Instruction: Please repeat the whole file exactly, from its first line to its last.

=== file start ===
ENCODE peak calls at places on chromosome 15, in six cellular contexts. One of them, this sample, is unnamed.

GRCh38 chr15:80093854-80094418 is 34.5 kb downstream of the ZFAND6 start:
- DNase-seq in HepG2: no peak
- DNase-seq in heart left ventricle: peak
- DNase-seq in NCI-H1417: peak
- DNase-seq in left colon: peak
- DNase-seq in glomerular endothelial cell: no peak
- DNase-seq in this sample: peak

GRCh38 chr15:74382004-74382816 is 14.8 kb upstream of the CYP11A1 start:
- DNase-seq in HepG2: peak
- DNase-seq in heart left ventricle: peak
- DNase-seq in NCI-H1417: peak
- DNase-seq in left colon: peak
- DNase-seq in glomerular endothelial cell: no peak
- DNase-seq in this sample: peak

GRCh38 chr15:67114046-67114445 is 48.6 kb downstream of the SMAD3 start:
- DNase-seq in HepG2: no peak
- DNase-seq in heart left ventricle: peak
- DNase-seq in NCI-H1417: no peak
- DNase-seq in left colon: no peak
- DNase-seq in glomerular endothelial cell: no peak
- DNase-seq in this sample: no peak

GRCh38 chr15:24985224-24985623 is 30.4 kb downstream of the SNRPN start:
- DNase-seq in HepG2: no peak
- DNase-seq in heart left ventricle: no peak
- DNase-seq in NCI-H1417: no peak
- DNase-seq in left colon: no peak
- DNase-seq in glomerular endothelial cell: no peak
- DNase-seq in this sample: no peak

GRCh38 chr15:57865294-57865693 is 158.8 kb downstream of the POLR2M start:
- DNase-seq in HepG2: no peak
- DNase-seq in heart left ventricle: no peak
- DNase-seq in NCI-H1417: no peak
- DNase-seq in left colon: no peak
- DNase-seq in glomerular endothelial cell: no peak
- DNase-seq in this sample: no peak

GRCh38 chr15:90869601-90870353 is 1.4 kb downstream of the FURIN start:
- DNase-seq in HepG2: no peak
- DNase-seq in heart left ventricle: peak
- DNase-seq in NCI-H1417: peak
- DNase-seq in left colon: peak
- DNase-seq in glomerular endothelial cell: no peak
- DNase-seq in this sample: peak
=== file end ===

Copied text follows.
ENCODE peak calls at places on chromosome 15, in six cellular contexts. One of them, this sample, is unnamed.

GRCh38 chr15:80093854-80094418 is 34.5 kb downstream of the ZFAND6 start:
- DNase-seq in HepG2: no peak
- DNase-seq in heart left ventricle: peak
- DNase-seq in NCI-H1417: peak
- DNase-seq in left colon: peak
- DNase-seq in glomerular endothelial cell: no peak
- DNase-seq in this sample: peak

GRCh38 chr15:74382004-74382816 is 14.8 kb upstream of the CYP11A1 start:
- DNase-seq in HepG2: peak
- DNase-seq in heart left ventricle: peak
- DNase-seq in NCI-H1417: peak
- DNase-seq in left colon: peak
- DNase-seq in glomerular endothelial cell: no peak
- DNase-seq in this sample: peak

GRCh38 chr15:67114046-67114445 is 48.6 kb downstream of the SMAD3 start:
- DNase-seq in HepG2: no peak
- DNase-seq in heart left ventricle: peak
- DNase-seq in NCI-H1417: no peak
- DNase-seq in left colon: no peak
- DNase-seq in glomerular endothelial cell: no peak
- DNase-seq in this sample: no peak

GRCh38 chr15:24985224-24985623 is 30.4 kb downstream of the SNRPN start:
- DNase-seq in HepG2: no peak
- DNase-seq in heart left ventricle: no peak
- DNase-seq in NCI-H1417: no peak
- DNase-seq in left colon: no peak
- DNase-seq in glomerular endothelial cell: no peak
- DNase-seq in this sample: no peak

GRCh38 chr15:57865294-57865693 is 158.8 kb downstream of the POLR2M start:
- DNase-seq in HepG2: no peak
- DNase-seq in heart left ventricle: no peak
- DNase-seq in NCI-H1417: no peak
- DNase-seq in left colon: no peak
- DNase-seq in glomerular endothelial cell: no peak
- DNase-seq in this sample: no peak

GRCh38 chr15:90869601-90870353 is 1.4 kb downstream of the FURIN start:
- DNase-seq in HepG2: no peak
- DNase-seq in heart left ventricle: peak
- DNase-seq in NCI-H1417: peak
- DNase-seq in left colon: peak
- DNase-seq in glomerular endothelial cell: no peak
- DNase-seq in this sample: peak